110th Anniversary Activities: Supporting the Elimination of Landmines in Cambodia.
As one of the projects to mark our 110 year anniversary in 2000, we provided financial sponsorship to the nonprofit organization JAHDS (Japan Alliance for Humanitarian Demining Support), through the Tokyo Rotary Club. JAHDS is an organization working to eliminate anti-personnel landmines in Cambodia.
The problem of anti-personnel landmines is one of the deadly legacies of the twentieth century. At the time of our involvement in this project, it was estimated that, in over 60 countries, including Angola, Iraq, Afghanistan and Cambodia, there were more than 100 million landmines left buried, causing death or injury to about 30,000 people every year, mostly women and children. These brutal weapons, which maim and kill innocent civilians, are one of the great hazards of civil war and continue to pose a hazard during post-conflict reconstruction.
Amidst growing international concern about the landmine problem, the Ottawa Convention on the Prohibition of Anti-personnel Mines came into force in December 1997. Japan belatedly became the 45th signatory to this convention under the administration of Prime Minister Obuchi.
In 1998, the year after the treaty was signed, members of organizations such as the Tokyo Rotary Club were responsible for the founding of the nonprofit organization JAHDS, who commenced their activities with support from many leading companies. Using a new type of mine detector developed by Geo Search Co. Ltd., specialists in underpavement sinkhole detection, and with technical and financiales support from the world of business, this project has gathered together Japan's outstanding technological capabilities.
Until now anti-personnel mine detectors have mainly been metal detectors which respond to all buried metal objects, such as nails, for example, but are unable to detect the many anti-personnel landmines that are made of plastic. In addition, with over 300 types of landmine in existence, it used to be impossible to identify the type of landmine prior to excavation. The "Mine Eye" detector, developed by Geo Search, uses electromagnetic waves to determine whether a mine is made of metal or plastic, and analyses the reflected waves to determine the shape and composition of the mine and even the depth at which it is buried. This innovative equipment promises to be the most efficient and safest demining method developed so far.
JAHDS initially designated the villages of Cambodia's Siem Reap province, near Angkor Wat, as being in most urgent need of help. According to the findings of the UK NGO Halo Trust, specialists in mine clearance, there were about 600,000 unexploded landmines in this area. In February 2002, having eliminated these landmines, the "Clear Land Plan" was officially launched, with the aim of recreating a safe living environment for local people. This region was the site of the fiercest fighting between Khmer Rouge and Monarchist forces over a period of 18 years from 1980, producing many victims and refugees. Halo Trust, an NGO established with Swiss funds and using the collaboration of British ex-servicemen, started their activities in Angola and now carry out demining in many parts of the world. The organization became widely known due to the support of the late Princess Diana.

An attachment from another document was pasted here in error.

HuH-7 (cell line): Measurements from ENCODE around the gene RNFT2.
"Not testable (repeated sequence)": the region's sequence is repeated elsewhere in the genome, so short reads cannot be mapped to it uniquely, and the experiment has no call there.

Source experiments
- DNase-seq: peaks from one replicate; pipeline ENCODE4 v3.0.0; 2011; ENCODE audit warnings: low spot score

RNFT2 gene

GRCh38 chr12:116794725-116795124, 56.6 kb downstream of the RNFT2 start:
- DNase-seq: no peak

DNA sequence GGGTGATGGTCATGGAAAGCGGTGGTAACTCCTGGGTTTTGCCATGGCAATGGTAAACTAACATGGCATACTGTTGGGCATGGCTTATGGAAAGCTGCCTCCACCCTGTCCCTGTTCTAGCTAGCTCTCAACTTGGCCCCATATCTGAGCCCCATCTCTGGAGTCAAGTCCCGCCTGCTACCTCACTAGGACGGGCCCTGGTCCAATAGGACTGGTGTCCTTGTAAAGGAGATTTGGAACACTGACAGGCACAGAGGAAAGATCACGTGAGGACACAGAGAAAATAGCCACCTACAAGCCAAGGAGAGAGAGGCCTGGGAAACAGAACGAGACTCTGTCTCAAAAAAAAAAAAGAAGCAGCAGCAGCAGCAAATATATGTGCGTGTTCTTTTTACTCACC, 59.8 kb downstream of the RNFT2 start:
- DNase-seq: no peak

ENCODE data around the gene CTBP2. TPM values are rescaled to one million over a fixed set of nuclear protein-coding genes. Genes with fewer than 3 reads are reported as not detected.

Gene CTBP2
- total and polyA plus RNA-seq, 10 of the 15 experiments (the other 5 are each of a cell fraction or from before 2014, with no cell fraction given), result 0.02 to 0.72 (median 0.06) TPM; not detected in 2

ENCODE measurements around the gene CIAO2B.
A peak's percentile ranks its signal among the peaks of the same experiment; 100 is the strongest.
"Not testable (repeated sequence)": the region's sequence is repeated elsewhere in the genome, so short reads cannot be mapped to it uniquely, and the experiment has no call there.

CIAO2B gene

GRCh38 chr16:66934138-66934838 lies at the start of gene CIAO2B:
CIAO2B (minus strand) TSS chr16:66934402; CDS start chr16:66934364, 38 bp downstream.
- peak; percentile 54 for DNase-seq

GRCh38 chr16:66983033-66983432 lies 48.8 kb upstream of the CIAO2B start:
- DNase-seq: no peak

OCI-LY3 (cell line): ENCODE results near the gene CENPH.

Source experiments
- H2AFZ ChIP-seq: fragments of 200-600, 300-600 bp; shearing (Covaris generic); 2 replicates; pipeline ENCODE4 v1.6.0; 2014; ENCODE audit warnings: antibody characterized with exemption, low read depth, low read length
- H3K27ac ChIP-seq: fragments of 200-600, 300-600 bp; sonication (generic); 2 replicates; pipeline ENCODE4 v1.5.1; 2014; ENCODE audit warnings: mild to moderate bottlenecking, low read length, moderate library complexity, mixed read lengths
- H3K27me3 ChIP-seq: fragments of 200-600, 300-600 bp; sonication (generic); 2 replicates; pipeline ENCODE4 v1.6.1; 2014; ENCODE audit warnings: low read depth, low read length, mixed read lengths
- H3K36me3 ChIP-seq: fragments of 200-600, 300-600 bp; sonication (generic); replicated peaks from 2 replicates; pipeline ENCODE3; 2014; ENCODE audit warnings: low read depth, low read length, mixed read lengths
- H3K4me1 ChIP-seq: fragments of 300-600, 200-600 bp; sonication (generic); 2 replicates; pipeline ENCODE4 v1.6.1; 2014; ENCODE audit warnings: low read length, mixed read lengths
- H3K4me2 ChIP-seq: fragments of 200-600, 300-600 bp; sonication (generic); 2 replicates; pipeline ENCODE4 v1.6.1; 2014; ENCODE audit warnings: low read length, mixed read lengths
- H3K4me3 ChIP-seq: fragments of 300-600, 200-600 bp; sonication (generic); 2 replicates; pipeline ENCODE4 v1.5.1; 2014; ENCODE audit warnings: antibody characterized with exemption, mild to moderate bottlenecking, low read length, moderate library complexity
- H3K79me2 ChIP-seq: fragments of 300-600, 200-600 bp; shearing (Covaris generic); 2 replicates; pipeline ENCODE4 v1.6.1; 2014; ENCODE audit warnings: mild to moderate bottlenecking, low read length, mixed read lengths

Our company's founding member, Katsutaro Inabata, was decorated with the Grand Cordon of the Order by the Cambodian government, and his successor, Taro Inabata served as Honorary Consul General to Cambodia in Osaka until the outbreak of the civil war. Inabata's historically close ties with Cambodia were the catalyst for our support of this project.
The project, which started from zero, has currently eliminated landmines from an area of approximately 4.2 hectare. 11 villages have already been restored to safety, and many people have been resettled. Schools have reopened for the first time in many years, there has been an increase in safe places for children to play, fields can be ploughed, and smiles have returned to the faces of the villagers.
We feel that our main achievement in this project is not just the elimination of landmines, but the fact that we have been able to save countless people from injury, and given families the chance to live happily. The project still has many challenges to surmount in the future, and Inabata's contribution to JAHDS as part of our anniversary celebrations is a modest one, but we feel that our employees can feel proud of the boost that Inabata's contribution has given to the initial stages of this project.